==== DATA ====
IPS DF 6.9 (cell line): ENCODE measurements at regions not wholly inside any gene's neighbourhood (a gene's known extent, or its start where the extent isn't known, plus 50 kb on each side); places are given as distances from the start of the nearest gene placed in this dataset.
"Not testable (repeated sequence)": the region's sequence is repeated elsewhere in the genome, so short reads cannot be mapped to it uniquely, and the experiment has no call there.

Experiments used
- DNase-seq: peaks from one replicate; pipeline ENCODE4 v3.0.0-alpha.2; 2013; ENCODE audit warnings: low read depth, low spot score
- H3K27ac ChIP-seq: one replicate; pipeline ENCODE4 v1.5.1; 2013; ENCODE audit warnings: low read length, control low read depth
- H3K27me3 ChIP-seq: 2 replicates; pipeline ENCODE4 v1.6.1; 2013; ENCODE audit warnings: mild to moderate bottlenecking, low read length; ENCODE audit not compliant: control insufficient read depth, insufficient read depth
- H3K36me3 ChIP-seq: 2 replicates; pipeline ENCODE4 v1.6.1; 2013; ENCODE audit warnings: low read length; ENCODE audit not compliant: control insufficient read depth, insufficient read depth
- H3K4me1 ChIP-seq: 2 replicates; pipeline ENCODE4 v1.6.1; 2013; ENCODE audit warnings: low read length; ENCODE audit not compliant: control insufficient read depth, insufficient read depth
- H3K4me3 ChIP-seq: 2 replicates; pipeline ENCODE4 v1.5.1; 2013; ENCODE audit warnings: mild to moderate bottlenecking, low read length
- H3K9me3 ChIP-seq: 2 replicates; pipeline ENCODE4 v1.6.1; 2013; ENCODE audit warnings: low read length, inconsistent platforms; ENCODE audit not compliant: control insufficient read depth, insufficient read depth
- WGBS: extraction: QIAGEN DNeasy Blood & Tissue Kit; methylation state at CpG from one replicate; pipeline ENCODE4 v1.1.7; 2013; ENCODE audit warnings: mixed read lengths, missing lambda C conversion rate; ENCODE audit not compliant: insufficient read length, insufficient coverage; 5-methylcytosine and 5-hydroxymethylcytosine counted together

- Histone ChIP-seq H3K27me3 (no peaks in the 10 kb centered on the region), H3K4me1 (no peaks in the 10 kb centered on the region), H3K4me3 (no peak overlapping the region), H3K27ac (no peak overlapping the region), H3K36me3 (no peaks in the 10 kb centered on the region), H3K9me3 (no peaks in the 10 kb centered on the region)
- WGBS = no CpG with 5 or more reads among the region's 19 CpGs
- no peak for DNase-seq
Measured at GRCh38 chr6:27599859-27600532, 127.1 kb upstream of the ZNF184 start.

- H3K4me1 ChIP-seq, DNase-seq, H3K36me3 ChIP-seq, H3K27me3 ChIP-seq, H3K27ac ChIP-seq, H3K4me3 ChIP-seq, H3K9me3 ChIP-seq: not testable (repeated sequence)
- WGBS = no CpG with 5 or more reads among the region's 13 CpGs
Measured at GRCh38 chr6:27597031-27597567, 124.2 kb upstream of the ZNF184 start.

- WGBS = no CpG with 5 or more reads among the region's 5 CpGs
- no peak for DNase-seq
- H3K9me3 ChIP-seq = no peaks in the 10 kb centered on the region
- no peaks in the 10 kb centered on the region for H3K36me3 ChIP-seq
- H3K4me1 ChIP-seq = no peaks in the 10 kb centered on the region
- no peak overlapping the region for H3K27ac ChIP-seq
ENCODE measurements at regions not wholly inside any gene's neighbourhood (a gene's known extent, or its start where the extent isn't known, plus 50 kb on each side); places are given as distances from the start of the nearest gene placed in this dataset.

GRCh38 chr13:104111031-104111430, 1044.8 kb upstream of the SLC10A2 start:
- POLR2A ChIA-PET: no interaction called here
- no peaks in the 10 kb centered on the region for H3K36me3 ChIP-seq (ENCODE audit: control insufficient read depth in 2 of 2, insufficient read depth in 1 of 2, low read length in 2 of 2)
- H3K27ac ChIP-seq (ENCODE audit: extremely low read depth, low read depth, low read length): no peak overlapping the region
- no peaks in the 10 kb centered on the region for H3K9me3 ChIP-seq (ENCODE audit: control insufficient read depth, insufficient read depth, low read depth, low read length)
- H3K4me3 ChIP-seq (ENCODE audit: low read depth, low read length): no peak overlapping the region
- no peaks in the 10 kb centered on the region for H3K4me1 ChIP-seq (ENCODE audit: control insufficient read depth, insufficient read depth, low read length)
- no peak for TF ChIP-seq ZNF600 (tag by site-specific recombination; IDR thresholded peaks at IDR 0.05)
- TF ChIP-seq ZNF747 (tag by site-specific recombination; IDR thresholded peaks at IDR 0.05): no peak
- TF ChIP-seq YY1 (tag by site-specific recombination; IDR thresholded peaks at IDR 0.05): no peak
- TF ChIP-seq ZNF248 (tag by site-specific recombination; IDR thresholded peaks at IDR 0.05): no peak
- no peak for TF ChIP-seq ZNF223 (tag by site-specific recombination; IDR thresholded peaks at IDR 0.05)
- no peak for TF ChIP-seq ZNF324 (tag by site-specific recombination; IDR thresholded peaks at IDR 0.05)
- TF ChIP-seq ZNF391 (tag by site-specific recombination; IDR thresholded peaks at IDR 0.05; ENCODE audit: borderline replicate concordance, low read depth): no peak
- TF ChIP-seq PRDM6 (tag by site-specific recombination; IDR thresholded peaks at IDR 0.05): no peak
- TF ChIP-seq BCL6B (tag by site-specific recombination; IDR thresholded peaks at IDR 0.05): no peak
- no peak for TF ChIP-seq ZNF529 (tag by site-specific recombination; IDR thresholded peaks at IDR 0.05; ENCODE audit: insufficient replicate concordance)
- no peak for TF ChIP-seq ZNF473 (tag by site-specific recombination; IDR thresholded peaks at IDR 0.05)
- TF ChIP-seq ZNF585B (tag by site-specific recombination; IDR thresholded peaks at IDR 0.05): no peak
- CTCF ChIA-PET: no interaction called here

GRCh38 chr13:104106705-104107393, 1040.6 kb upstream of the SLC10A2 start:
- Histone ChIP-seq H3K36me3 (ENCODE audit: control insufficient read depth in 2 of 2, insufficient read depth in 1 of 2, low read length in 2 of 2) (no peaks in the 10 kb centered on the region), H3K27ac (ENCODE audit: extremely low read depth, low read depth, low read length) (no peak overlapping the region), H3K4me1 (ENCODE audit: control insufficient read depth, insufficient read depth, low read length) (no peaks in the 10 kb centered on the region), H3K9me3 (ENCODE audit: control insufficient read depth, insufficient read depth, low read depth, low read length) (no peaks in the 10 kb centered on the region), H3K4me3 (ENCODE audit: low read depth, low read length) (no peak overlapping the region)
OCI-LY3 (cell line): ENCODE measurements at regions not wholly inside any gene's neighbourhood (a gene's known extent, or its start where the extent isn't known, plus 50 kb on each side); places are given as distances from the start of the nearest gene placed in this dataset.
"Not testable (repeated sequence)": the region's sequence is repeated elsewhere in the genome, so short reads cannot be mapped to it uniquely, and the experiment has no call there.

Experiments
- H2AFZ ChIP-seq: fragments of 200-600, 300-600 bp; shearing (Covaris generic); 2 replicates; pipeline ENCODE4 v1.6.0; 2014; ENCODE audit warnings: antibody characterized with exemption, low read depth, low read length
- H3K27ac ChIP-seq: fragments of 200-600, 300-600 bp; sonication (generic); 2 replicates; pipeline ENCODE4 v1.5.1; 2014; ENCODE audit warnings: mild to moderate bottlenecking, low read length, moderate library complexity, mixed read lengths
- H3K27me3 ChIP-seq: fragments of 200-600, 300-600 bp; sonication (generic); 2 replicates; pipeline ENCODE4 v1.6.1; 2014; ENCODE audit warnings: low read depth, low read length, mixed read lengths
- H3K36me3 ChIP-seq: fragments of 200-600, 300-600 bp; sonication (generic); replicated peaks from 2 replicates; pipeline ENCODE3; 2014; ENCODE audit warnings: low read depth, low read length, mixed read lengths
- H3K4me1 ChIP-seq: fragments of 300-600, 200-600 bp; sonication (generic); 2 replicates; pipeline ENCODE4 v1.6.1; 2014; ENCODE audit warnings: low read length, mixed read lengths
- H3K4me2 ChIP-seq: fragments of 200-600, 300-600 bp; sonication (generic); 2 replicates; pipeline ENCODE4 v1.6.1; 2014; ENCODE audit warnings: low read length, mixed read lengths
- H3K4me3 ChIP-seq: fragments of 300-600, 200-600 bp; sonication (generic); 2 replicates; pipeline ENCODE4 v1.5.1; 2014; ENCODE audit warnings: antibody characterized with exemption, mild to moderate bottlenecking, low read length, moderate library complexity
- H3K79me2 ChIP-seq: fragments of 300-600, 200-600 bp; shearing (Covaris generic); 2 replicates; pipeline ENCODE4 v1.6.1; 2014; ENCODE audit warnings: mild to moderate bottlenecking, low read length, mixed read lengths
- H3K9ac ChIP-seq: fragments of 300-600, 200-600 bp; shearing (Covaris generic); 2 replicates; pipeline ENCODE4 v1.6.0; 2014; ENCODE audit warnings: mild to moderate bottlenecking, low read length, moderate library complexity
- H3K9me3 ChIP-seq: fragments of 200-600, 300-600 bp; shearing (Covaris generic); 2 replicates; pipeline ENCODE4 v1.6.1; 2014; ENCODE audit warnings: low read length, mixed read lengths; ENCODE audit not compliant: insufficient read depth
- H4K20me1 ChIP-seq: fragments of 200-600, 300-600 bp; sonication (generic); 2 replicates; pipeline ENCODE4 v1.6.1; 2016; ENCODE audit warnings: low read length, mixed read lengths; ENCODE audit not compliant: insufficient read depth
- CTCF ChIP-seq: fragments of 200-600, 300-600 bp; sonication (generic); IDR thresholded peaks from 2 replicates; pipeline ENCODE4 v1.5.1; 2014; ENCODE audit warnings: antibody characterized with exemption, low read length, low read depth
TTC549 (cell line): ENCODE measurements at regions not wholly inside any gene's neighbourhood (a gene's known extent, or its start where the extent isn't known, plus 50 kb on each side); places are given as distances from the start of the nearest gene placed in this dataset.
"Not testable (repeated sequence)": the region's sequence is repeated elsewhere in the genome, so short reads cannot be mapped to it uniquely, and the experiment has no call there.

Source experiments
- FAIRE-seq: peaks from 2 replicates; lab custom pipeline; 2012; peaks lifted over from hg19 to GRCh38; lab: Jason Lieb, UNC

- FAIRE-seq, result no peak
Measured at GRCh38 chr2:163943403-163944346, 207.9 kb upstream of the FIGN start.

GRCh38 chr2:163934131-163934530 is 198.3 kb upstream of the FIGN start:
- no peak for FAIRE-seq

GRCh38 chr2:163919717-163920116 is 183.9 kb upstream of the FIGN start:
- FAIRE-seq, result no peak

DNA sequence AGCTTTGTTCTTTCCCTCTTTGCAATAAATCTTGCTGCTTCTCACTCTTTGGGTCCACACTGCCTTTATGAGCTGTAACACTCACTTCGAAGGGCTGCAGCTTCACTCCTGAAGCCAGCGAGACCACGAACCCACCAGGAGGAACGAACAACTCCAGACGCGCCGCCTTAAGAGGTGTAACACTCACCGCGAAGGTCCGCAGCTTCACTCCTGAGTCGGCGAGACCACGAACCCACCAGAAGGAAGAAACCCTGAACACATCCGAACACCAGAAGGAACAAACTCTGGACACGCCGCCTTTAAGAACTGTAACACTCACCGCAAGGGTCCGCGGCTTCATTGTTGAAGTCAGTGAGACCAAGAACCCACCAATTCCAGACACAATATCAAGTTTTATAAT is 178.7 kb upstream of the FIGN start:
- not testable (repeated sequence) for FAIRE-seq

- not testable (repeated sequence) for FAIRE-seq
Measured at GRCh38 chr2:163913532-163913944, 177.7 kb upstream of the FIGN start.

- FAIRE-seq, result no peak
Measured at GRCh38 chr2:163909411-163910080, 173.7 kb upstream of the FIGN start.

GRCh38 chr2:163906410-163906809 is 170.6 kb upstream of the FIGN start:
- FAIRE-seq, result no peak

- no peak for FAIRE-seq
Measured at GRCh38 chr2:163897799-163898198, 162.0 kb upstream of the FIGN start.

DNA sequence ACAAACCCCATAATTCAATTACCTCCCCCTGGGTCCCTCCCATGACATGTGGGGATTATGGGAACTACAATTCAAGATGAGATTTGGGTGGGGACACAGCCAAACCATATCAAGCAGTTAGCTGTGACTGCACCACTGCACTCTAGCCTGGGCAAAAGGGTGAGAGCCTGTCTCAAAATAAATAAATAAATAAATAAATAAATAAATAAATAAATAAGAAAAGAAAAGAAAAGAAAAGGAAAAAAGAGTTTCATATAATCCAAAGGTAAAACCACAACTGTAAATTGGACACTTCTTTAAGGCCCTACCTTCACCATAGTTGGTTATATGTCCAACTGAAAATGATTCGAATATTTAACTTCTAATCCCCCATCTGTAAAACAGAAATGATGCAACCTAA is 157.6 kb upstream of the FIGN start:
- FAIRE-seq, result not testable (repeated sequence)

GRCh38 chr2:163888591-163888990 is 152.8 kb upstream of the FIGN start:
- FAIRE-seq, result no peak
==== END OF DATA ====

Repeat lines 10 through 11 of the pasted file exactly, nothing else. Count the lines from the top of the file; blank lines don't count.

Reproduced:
- H3K9me3 ChIP-seq: 2 replicates; pipeline ENCODE4 v1.6.1; 2013; ENCODE audit warnings: low read length, inconsistent platforms; ENCODE audit not compliant: control insufficient read depth, insufficient read depth
- WGBS: extraction: QIAGEN DNeasy Blood & Tissue Kit; methylation state at CpG from one replicate; pipeline ENCODE4 v1.1.7; 2013; ENCODE audit warnings: mixed read lengths, missing lambda C conversion rate; ENCODE audit not compliant: insufficient read length, insufficient coverage; 5-methylcytosine and 5-hydroxymethylcytosine counted together